Not all companies who process recordings these days are as concerned about "musicality" and studio "rightness" of sound. "Get that product out there" seems to be 95% of the marketplace, but lets not forget, 95% of the marketplace owns cheap hi-fi. Producers often add their own "soundglazing" or overproduce to compensate for todays mass-market playback equipment. Let's not always blame the producers either!.... Most recordings sound thin, bright,hard and equalized, simply because that little extra effort was not spent in the mixdown process. Recording engineers know what sounds right, for the most part, but they are always limited by budgets, time and direction. This could also be the way the artist wanted it, and lastly, let's not forget, digital will NEVER equal good analogue although they are getting closer over the yrs.
The problem is that they are not properly equalized .
The problem is that they are not properly equalized .
I agree, Chris Isaac's latest is an earbleeder - it's too bad, and it's surprising because some of his earlier recordings sounded really good. I would love to hear some of his stuff recorded to audiophile standards - his smoothness and precise guitar playing lends itself to that. You'd think Isaac would be hip to that jive.
My guess it that it was ruined in the mastering (when it's transferred from the mixed studio master to a CD master). They often run through graphic equalizers and compressors and all sorts to get "the sound they want". The sound they want is a good sound on a boom box, car stereo and mini system .. because that's what most people own. I expect in the US the car stereo is the primary listening source.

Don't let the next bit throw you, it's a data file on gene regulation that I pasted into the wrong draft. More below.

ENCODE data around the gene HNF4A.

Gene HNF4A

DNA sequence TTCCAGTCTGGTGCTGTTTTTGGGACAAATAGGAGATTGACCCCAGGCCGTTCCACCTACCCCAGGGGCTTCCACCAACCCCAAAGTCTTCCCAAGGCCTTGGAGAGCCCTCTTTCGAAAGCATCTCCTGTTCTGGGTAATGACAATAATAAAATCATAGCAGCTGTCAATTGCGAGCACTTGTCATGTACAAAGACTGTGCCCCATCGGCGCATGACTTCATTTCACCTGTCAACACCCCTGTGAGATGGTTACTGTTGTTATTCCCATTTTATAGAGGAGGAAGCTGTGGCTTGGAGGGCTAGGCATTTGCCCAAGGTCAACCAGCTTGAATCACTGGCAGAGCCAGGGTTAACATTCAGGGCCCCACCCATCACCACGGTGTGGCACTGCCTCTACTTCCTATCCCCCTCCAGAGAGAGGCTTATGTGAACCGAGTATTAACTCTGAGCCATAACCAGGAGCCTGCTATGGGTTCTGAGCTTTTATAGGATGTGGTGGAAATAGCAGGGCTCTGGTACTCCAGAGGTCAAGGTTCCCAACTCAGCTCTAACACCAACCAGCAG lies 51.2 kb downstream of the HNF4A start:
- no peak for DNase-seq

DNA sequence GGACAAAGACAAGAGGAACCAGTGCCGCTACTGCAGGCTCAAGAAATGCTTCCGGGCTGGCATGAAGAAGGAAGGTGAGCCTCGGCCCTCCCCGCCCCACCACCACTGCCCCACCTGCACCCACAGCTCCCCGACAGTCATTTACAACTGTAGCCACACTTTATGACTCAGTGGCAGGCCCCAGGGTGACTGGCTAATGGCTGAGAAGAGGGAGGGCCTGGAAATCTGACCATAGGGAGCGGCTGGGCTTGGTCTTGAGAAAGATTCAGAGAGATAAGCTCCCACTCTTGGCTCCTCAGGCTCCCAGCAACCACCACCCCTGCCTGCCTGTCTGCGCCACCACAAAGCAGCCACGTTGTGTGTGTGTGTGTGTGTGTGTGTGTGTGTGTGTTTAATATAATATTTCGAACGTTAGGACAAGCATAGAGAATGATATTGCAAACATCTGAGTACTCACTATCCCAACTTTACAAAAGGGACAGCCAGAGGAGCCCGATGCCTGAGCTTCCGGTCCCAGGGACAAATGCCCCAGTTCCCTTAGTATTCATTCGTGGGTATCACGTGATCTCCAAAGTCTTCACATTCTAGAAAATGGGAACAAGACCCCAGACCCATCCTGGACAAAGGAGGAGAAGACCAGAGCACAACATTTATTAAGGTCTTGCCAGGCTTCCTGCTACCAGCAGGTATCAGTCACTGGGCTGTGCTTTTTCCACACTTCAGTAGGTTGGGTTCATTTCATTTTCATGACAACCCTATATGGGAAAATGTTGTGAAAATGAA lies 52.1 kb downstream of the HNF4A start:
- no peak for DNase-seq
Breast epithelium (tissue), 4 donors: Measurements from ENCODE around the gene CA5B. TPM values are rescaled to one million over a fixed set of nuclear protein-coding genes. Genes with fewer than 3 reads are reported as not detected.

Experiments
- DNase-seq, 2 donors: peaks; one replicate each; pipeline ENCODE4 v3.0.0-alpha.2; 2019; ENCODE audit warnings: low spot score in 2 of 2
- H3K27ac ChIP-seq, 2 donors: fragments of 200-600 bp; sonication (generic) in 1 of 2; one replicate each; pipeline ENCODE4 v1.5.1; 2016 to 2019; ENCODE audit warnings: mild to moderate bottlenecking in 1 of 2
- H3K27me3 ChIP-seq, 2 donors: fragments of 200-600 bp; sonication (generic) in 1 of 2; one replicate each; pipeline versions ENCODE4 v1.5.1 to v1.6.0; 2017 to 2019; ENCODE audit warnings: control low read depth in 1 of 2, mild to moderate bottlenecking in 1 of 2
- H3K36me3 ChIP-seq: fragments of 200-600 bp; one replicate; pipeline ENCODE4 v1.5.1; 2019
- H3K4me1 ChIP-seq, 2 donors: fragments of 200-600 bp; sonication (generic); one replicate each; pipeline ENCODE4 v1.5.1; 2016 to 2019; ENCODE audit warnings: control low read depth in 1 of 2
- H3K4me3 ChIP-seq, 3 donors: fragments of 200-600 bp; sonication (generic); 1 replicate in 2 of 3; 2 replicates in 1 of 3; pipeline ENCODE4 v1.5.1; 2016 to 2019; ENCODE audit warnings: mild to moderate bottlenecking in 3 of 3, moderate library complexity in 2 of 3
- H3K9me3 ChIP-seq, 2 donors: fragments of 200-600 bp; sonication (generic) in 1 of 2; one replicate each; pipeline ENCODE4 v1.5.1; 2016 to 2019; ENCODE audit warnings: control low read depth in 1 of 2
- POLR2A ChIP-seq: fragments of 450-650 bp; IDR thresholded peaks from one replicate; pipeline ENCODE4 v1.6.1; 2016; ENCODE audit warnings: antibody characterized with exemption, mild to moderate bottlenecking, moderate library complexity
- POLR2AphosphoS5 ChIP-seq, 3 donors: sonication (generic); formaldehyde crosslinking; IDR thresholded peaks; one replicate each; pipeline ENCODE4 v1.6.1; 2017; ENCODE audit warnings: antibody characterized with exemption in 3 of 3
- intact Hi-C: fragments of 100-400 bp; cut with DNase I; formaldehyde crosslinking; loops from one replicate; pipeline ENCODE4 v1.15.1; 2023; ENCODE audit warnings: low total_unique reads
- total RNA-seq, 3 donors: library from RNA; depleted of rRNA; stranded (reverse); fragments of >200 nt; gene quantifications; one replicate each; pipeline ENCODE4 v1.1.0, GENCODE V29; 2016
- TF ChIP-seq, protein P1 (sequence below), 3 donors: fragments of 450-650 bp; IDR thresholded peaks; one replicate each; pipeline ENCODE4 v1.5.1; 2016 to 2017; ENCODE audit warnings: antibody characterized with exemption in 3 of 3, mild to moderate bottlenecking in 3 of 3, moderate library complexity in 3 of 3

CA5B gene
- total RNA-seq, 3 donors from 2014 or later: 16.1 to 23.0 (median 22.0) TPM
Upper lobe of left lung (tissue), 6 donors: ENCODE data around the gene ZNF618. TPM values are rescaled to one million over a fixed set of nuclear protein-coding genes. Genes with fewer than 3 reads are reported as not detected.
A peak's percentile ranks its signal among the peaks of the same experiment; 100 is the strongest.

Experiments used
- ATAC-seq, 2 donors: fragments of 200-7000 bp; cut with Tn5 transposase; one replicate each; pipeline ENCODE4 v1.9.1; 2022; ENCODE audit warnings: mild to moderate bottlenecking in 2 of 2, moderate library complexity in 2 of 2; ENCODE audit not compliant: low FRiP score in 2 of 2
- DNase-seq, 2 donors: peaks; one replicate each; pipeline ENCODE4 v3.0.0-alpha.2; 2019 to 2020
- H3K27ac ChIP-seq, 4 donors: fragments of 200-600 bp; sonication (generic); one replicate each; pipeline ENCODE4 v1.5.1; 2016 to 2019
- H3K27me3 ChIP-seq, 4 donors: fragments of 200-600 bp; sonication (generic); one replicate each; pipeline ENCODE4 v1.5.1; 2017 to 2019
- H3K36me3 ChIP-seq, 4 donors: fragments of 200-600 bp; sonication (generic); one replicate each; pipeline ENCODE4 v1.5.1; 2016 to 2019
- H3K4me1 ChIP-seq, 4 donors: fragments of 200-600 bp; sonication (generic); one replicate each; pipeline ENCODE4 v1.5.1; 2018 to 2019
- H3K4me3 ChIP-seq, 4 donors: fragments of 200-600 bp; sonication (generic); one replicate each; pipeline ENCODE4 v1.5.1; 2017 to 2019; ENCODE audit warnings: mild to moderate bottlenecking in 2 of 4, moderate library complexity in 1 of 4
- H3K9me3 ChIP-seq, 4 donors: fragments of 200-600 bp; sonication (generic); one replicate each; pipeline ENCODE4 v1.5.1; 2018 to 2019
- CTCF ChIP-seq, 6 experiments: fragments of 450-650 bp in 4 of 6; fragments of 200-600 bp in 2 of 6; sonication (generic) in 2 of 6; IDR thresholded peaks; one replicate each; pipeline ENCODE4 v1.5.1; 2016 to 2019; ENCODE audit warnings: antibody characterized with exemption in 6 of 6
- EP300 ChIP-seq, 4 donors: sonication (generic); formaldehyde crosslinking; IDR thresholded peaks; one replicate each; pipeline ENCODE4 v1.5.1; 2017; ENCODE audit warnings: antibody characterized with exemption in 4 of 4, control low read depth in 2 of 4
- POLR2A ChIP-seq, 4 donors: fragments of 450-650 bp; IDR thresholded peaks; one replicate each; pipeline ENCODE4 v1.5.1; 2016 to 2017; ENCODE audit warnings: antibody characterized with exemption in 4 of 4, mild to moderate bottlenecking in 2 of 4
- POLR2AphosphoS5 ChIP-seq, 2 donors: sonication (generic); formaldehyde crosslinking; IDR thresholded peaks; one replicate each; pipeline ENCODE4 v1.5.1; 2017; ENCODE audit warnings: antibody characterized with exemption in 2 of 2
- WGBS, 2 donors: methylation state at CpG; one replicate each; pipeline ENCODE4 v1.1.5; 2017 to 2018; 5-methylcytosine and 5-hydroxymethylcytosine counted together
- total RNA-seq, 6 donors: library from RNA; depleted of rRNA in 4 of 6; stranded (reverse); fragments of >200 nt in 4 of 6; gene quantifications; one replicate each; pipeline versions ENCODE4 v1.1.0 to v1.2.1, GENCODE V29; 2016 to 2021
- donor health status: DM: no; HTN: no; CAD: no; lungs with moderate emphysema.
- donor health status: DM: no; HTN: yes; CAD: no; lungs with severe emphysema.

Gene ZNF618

Unfortunately hifi buffs are a small percentage of total listeners and don't get a say in the sound quality.
Crappy master/poor QC at plant.
I won't buy pop/rock anymore unless it's from Japan.
Cd is just like vinyl used to be. Poor recordings are commonplace but when you get a good production, it can be very very good. I agree with all the posts above. Killerpiglet, you have a point. I have a Japanese pressing of EBTG[great stuff]
Bigwave, why don't you contact the artists, recording engineers, producers and mastering engineers and ask them. They might surprise you and actually tell you how and why the records sounds exactly like they wanted them to sound.
I believe the problem lies in the "Studio Monitors" that a lot of recording studios use to master music. Honky horns, with no top end response, and very little accurate bass. So, they mix & equalize so it sounds good to them in the studio. Play it back on a decent hi-fi and, presto! - ear-bleed stuff with lumpy bass. I recently had a talented session musician friend of mine over to hear the new song he had just recorded in a New York recording studio. Offered a very rare opportunity, I asked him if my system played back the song as he heard it in the studio, true to the artist's goal. He said, "Nope. I can heard all of the production mistakes on your system. We couldn't hear those in the studio. " I offered my home as a master listening place for his next recording, before the final mixdown. Sweet.
Swelled head & all, I remain...